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Letter to the editor

 To the editor,

I would like to respond to the letter from Diane Baum concerning the HRA rehab program funded through the Dept. of Employment and Economic Development (DEED). The HRA applies for these funds on behalf of a City and therefore the City must make some decisions based on the information gathered by the HRA. I understand her frustration in the recent decision. However, the best decision was made based on the requirements of the program and the response of the community.

Diane brought up many good questions; some I can answer, some I cannot.

• Why didn't homeowners jump at the chance for $25,000 to fix up their home? I can't answer that for the homeowners in the area. The program does specify that a homeowner must remain in the home for 10 years and keep up their insurance in order for the loan to be forgiven at the end of the 10-year term.

• Why couldn't the City agree that those homeowners who applied be given the opportunity for rehab... even if it was just a small percentage? It is important to remember the City (and HRA) are applying for the funds in a very competitive process. Applications for the funds are scored, in large part, based on the level of interest for each program area. The process requires that the City apply for each different category separately. They consider homeowner property and landlord property as two separate categories. In order to be competitive, the City must narrow the area to that which shows high need and high interest.

• What would be the point if three rentals had awesome updates paired with an owned home that looks crappy on the outside? The theory is that once someone in the neighborhood begins to update their home, the desire to do the same spreads to others in the area. This is the reason DEED requires small targeted areas - to see high impact. That is why we originally proposed to do both categories of housing in the same general area. However, if we can't do both categories, one is better than none. Hopefully, the HRA would be able to go back and target the area for homeowners in the future if we can demonstrate interest.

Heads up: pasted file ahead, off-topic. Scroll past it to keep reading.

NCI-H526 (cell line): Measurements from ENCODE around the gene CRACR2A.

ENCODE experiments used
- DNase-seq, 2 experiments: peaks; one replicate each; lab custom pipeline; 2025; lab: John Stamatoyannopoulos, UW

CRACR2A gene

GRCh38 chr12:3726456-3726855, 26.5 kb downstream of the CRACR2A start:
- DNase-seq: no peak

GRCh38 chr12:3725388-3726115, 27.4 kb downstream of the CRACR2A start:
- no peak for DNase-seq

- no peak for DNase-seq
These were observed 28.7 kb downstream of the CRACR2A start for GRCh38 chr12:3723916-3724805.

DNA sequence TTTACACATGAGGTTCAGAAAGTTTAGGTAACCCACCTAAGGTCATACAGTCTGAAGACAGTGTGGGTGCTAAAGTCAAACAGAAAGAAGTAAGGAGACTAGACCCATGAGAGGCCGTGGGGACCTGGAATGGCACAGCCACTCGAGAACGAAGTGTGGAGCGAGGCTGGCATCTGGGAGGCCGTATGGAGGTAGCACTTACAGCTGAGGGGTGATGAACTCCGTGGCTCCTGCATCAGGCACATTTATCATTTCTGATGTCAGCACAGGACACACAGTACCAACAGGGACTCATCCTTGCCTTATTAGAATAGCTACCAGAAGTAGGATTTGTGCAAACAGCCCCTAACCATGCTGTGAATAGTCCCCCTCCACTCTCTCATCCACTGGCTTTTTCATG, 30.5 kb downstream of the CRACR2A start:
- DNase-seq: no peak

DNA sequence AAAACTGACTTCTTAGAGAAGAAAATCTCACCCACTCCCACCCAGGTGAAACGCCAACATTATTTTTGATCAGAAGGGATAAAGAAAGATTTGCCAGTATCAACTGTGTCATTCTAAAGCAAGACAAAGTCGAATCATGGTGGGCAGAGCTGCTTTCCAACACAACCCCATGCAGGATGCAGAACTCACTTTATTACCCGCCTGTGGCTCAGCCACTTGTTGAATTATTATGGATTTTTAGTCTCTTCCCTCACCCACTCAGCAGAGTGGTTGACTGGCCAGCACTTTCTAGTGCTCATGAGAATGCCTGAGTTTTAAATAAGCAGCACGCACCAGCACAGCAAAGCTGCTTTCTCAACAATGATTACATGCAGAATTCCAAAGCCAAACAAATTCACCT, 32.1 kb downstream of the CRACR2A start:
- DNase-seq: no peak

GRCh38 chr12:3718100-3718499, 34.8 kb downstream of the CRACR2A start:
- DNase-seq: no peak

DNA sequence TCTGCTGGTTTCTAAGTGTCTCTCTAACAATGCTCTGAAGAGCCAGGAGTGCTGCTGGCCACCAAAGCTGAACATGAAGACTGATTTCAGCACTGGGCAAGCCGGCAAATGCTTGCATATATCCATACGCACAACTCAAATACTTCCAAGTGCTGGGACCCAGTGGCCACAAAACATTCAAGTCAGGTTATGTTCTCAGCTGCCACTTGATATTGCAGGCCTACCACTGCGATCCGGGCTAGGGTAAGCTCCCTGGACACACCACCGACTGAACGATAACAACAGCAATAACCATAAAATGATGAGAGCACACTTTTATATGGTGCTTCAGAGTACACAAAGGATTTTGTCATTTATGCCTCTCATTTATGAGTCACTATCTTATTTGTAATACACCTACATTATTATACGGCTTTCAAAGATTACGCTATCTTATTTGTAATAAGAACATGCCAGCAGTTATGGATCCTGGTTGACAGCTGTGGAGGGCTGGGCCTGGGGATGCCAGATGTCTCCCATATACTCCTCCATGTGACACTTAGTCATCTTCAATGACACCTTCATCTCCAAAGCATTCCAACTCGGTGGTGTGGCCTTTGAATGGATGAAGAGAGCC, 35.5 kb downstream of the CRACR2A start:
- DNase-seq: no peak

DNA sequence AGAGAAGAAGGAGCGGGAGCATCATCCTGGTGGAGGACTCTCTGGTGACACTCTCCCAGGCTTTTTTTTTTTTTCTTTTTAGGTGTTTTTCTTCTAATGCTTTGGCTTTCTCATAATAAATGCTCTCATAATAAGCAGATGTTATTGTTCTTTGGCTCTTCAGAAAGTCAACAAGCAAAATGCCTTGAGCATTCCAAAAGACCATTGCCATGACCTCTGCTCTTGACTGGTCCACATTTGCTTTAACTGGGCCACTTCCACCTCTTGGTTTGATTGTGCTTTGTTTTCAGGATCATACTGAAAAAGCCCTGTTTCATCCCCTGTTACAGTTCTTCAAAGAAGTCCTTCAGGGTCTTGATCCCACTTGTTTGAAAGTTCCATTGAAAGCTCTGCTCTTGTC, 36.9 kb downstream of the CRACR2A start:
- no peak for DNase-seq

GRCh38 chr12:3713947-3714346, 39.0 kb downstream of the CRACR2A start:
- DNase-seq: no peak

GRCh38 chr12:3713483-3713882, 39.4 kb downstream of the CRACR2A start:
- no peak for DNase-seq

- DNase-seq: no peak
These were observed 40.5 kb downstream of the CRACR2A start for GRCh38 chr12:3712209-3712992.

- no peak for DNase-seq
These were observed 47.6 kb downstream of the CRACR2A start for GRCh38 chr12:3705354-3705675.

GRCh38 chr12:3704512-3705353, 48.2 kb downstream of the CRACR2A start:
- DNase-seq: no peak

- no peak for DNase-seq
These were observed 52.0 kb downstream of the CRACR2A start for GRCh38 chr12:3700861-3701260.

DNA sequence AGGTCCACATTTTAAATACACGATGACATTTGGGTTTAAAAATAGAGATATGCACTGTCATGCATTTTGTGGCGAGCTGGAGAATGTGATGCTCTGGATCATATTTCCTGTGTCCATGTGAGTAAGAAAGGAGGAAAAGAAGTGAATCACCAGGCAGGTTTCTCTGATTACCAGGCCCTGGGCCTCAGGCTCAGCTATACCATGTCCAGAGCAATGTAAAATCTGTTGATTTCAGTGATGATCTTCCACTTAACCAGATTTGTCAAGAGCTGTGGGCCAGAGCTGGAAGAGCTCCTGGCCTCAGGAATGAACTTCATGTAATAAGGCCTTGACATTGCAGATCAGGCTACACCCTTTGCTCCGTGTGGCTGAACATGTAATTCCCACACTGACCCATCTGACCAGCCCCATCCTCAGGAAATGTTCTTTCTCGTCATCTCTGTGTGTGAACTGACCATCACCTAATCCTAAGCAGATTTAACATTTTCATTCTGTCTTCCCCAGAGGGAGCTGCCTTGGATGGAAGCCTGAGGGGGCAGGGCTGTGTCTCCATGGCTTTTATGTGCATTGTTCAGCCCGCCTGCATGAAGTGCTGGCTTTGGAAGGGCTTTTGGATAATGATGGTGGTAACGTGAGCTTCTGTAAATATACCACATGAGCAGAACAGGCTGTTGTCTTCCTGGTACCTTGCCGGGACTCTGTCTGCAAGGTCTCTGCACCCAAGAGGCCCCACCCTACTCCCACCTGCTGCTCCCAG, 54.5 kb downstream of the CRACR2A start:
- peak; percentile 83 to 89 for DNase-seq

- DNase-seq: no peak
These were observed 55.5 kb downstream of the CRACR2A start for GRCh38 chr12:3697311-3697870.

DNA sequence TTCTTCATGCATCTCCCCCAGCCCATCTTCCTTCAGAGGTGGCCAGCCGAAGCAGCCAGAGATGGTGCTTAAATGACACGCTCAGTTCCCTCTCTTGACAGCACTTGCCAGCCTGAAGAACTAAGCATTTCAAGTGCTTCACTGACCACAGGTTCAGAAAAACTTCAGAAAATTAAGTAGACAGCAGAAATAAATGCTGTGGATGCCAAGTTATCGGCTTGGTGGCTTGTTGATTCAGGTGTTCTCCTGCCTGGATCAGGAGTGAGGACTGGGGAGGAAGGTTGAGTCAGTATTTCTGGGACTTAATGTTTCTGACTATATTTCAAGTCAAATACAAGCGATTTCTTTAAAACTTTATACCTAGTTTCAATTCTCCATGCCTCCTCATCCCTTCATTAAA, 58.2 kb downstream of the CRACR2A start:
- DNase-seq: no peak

• The writer expressed concern that landlords would: receive rehab money; do a few simple repairs and then pocket the remaining funds. At the same time, she is concerned that the rent would continue to increase. Funds from this program never go directly to the landlord or homeowner. The HRA determines the repairs needed and assures that they comply with current codes; writes the scope of work and manages the construction process. Payment for the rehab work goes directly to the contractors after the work is completed and inspected.

In addition, landlords will be required to keep rents below the Fair Market Rents set by HUD and the tenants in those properties must meet HUD determined income guidelines.

 The City and HRA will continue to work on pursuing opportunities for funding that can assist homeowners with rehabilitation needs. The HRA is dedicated to their mission of serving the communities in the county and fostering better neighborhoods.

Melanie Fohl,

Stevens County HRA executive director

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